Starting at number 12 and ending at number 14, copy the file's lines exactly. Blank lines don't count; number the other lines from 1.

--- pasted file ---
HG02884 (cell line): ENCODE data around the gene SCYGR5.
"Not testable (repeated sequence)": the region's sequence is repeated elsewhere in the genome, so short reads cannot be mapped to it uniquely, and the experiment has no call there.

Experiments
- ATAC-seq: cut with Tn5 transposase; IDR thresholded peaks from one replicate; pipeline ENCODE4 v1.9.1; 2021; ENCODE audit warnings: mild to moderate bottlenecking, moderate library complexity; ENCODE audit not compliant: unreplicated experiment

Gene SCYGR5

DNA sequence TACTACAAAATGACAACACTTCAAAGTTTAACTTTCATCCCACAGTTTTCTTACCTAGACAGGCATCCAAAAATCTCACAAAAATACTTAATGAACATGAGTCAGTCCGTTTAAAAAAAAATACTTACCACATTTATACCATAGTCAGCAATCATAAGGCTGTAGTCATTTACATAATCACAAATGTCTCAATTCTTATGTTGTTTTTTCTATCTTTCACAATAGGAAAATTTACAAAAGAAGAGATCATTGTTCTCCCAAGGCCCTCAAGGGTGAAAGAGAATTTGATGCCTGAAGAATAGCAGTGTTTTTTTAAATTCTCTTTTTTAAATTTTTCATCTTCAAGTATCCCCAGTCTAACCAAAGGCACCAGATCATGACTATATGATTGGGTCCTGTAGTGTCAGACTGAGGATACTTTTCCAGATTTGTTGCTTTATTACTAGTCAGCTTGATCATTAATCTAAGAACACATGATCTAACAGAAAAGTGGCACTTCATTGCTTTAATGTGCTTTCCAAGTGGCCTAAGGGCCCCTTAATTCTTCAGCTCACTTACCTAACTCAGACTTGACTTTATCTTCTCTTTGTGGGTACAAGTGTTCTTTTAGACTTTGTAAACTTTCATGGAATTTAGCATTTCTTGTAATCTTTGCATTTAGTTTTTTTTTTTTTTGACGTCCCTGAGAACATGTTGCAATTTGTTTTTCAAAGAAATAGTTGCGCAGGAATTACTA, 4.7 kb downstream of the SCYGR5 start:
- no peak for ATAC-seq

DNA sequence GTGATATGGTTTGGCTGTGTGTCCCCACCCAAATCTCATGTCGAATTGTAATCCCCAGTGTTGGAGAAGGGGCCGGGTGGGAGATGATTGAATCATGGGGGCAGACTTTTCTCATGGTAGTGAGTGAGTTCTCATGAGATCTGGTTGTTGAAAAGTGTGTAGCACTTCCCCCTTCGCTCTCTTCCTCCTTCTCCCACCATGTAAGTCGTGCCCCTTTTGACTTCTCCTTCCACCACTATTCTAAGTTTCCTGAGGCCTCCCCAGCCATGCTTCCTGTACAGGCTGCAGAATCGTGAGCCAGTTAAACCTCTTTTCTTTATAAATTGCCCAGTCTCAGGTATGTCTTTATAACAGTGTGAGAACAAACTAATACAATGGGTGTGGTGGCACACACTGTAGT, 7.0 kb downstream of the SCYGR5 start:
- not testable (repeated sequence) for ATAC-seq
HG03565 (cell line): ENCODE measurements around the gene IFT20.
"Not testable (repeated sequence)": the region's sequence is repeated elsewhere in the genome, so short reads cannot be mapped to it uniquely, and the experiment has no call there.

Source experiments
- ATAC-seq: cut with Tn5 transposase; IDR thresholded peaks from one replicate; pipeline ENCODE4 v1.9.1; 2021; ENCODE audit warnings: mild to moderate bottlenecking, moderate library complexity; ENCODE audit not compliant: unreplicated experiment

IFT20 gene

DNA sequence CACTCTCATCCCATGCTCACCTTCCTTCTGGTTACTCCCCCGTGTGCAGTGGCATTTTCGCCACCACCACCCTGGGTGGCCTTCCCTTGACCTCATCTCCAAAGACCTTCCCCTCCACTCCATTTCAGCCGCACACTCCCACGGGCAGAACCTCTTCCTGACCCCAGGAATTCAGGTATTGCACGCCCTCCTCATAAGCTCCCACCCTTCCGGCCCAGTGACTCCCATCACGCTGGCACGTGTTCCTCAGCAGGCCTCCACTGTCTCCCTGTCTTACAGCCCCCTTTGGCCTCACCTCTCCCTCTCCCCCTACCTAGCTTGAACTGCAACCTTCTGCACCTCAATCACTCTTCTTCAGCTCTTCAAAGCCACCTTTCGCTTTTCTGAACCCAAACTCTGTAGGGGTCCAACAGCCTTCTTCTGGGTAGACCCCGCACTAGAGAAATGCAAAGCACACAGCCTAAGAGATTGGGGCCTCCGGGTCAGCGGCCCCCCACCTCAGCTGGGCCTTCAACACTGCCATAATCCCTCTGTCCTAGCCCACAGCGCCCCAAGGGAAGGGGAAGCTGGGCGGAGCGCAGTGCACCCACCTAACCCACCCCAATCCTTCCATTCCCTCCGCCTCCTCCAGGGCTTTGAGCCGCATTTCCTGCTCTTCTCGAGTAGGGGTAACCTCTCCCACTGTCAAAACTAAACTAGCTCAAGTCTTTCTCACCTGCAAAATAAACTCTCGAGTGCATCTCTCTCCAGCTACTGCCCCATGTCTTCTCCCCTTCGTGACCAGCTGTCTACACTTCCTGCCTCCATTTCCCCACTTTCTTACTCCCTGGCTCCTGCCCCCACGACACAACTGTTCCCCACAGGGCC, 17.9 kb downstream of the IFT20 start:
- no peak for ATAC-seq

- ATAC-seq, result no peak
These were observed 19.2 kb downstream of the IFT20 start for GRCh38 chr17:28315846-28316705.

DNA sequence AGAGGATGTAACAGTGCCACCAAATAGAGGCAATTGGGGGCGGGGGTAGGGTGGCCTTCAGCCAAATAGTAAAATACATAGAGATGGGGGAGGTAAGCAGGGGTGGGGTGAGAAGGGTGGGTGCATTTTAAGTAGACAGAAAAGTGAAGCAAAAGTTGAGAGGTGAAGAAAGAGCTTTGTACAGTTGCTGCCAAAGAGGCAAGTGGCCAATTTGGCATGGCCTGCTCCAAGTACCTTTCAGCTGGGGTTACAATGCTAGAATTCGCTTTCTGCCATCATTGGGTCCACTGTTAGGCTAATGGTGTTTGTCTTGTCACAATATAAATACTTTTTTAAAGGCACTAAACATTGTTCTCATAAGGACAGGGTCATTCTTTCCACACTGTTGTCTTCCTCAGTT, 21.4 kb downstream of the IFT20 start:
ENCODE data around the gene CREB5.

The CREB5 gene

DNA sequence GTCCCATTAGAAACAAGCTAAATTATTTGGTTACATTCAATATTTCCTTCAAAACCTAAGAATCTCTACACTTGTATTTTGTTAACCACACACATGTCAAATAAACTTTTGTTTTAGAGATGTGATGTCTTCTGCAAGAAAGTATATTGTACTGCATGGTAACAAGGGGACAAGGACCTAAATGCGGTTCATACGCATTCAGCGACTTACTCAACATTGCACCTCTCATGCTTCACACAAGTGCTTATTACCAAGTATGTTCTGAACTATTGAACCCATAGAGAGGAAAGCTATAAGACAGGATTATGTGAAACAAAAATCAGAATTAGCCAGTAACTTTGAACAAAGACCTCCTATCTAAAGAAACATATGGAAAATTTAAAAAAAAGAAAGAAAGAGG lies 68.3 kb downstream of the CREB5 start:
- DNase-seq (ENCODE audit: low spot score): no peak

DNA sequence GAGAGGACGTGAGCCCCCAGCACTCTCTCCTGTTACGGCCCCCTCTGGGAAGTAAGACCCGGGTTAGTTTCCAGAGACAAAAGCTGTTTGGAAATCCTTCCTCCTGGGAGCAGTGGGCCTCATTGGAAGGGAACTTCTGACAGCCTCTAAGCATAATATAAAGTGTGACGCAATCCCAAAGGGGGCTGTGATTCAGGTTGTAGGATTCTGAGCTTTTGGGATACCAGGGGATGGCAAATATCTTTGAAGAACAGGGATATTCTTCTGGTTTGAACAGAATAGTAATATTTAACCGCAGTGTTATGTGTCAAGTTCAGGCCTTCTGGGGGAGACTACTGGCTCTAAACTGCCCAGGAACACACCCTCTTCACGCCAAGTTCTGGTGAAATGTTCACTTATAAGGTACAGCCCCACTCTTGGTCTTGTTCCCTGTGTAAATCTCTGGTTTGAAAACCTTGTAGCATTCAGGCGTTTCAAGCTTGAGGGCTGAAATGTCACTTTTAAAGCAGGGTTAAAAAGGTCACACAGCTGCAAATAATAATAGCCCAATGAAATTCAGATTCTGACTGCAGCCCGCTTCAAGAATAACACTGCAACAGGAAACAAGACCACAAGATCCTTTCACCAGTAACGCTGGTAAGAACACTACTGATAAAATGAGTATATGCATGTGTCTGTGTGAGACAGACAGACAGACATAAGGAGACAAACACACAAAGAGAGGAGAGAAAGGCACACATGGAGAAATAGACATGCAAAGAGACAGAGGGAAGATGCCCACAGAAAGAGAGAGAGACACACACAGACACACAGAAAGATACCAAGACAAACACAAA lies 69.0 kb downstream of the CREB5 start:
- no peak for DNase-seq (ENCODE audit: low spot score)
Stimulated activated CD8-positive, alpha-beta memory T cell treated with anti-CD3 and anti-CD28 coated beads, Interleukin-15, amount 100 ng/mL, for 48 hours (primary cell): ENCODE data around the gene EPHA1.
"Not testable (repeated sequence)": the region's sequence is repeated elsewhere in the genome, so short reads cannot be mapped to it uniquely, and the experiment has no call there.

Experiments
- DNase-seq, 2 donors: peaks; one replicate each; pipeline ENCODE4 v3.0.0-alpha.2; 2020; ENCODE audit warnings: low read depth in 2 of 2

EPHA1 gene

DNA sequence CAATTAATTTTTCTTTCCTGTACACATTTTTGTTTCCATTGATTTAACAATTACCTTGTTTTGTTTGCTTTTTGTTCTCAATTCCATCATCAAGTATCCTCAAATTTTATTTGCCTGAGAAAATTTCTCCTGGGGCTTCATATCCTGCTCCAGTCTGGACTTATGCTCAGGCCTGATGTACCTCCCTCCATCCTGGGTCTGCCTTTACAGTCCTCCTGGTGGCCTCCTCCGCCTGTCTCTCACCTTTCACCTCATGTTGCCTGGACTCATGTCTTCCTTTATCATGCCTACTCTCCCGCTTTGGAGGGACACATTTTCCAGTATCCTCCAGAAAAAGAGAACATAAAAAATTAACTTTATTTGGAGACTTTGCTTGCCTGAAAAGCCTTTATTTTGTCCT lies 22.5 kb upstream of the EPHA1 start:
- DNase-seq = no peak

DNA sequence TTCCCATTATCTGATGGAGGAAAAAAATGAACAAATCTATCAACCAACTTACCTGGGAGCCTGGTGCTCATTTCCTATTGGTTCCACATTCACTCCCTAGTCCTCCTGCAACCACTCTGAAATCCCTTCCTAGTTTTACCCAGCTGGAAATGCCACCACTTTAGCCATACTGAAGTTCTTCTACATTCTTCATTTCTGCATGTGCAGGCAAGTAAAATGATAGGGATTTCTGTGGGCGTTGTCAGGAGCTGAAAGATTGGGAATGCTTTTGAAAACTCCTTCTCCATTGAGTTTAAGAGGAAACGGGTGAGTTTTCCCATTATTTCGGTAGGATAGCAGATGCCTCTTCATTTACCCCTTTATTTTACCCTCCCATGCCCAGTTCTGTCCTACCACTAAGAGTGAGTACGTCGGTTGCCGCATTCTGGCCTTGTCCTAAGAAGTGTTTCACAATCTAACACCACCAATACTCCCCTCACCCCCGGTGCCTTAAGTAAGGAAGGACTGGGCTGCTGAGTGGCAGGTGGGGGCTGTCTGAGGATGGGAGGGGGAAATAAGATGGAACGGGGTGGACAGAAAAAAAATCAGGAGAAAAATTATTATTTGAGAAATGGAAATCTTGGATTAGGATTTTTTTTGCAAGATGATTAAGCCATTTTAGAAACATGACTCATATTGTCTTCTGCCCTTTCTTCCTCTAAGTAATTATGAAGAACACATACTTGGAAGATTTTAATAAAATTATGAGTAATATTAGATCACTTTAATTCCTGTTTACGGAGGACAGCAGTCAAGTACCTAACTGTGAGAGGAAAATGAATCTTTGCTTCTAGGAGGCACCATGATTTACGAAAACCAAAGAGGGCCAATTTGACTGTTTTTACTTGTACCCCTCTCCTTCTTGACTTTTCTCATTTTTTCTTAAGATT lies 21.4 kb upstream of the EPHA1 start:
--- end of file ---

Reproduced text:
Source experiments
- ATAC-seq: cut with Tn5 transposase; IDR thresholded peaks from one replicate; pipeline ENCODE4 v1.9.1; 2021; ENCODE audit warnings: mild to moderate bottlenecking, moderate library complexity; ENCODE audit not compliant: unreplicated experiment

IFT20 gene